Friday, April 24, 2009
Playlist 5-1-09: Vertical Slum
Andy T.'s List
1. High Rise, "Ikon" (Live LP)
this at Twisted Village because the sticker on it just said "HEAVY."
Overblown, piercing, howling feedback and total amplifier
worship/abuse. If you think wah pedals are only for dudes (or ladies)
with soul patches, think again. These Japanese speed freaks exploded
the Blue Cheer template by pushing all sorts of needles into the
purple. And it's still rock & roll, just not for lightweights.
2. George Brigman, "Pull Your Pants Down" (Jungle Rot LP)
dirtbag rock from the crumbling Baltimore ruins, 1970s, way before you
watched The Wire. Inspired by the Groundhogs, Stooges, and DMT, the LP
has a murky yet soulful stoner blues atmosphere. Brigman has become a
cult hero since its private press release and is still making music
today. A true lifer.
3. The Ridiculous Trio, "Down On The Street" b/w "No Fun" (7")
Stooges covers as performed by trombone, tuba, and drums. Raging.
4. Witchfinder General, "Soviet Invasion"
after the Vincent Price flick, devout scholars of the Iommi scriptures,
and blokes you might find wearing large pagan necklaces down at the
local meatpie and lager house. Often canonized alongside St. Vitus and
Pentagram, they have become legendary to fans of the doomish hand. Here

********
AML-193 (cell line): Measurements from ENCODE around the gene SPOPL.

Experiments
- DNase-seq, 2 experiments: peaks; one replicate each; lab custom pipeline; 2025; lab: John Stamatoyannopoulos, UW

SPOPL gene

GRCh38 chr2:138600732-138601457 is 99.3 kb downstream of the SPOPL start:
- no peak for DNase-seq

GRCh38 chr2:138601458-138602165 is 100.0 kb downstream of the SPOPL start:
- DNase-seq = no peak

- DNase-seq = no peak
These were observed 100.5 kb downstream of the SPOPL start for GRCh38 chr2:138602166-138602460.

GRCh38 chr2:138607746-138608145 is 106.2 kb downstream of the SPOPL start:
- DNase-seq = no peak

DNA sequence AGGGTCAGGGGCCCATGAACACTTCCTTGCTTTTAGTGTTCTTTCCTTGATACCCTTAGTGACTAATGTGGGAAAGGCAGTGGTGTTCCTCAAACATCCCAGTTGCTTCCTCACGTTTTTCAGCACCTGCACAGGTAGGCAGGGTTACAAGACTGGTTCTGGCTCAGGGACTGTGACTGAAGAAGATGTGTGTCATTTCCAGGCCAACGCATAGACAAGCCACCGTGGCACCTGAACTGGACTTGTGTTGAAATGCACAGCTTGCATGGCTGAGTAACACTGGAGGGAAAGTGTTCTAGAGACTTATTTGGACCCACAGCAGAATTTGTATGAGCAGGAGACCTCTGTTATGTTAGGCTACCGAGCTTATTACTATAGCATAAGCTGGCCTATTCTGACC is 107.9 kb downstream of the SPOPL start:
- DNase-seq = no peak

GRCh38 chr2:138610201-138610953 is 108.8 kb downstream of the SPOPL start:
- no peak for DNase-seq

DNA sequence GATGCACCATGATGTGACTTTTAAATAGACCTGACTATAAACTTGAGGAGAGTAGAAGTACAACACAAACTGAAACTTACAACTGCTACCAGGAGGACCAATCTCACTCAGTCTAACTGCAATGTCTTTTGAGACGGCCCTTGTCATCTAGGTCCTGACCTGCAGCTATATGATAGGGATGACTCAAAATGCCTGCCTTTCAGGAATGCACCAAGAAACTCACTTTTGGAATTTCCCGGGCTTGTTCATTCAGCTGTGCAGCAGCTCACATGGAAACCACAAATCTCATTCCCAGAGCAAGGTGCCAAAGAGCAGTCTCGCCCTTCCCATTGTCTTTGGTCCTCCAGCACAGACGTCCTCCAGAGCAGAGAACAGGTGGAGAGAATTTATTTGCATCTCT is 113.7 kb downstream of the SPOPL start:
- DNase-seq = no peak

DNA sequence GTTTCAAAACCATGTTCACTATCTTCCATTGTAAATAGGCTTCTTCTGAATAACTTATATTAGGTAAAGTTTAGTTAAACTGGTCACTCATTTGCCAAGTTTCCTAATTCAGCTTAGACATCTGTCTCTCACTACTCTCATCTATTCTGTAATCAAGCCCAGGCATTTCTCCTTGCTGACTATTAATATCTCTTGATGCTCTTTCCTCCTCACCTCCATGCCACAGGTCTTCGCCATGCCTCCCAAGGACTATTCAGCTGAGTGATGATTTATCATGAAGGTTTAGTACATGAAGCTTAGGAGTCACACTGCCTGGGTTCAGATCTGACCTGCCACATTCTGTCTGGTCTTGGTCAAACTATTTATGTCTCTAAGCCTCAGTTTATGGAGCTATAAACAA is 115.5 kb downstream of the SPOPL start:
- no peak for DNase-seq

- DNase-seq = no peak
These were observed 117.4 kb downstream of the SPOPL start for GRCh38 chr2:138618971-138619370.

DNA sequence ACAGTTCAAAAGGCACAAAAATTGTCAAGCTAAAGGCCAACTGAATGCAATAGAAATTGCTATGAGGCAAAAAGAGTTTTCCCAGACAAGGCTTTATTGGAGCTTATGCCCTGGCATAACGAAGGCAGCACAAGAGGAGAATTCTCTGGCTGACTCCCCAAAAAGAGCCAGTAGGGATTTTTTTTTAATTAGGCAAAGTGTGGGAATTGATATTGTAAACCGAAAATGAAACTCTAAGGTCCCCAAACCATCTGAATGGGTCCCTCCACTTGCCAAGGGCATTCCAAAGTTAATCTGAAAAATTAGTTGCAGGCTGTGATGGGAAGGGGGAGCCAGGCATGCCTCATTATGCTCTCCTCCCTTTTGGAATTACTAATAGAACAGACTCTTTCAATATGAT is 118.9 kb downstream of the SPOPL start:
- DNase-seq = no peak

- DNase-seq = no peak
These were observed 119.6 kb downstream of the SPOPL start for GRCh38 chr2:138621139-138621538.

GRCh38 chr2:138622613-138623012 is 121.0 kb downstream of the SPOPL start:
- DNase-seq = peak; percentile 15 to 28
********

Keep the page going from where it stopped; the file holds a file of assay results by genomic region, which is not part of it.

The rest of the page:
they tackle the subject matter of The Russkies, in a metallic context
with a reflective acoustic intro. Get pissed.
5. Funkadelic, "Maggot Brain"
I think this speaks for itself. Good way for a DJ to clear a room?
Sure. Of poseurs.
Martin P.'s List
1. Ariel Pink's Haunted Graffiti, "Are You Gonna Look After My Boys?"
underappreciated pop genius of our time, simultaneously stealing the
respective thrones of Hall & Oates and Robert Pollard.
Infuriatingly prolific, with a hit:miss ratio most bands would murder
for, he's a nearly bottomless well of hit after profoundly medicated
2. Unrest, "So So Sick"
(by way of Arlington, VA) legend Mark Robinson is the silent hero
lurking among us. Unrest and Teenbeat Records were a crucial indie-rock
touchstone throughout the '90s and helped write the language we all speak.
3. The Monks, "Monk Chant"
There's no band in the universe as cool as the Monks.
4. The Soft Machine, "Hope For Happiness"
psych started becoming prog, The Soft Machine helped push it along.
Drums, bass and organ, each of them lead instruments in a badass mess.
Not to be confused with the aimless and wanky jazz/rock nightmare this
band turned into after all the founding members eventually filtered
out, the first two albums are among the most crucial recordings of the
5. Sic Alps, "A Story Over There"
top of the goddamn heap in this new "wave" of scrappy low fidelity
psych indie punk garage rare OOP L@@... oops, I forgot I wasn't listing
their scarce singles on ebay. Anyway, these guys understand more than
most that pop and noise need not be strangers, and do it without the
heavy-handed brutality that plagues so many of their peers.
Sister Rosetta Tharpe, "Up Above My Head"
gospel singer who incidentally shredded like a demon on guitar. One of
the best ways to wind down a Saturday night and start reminding folks
about Sunday morning. Brunch.
Andy T. and Martin P. spin punk and psych oddities for "Vertical Slum" at River Gods on Thursday, April 30.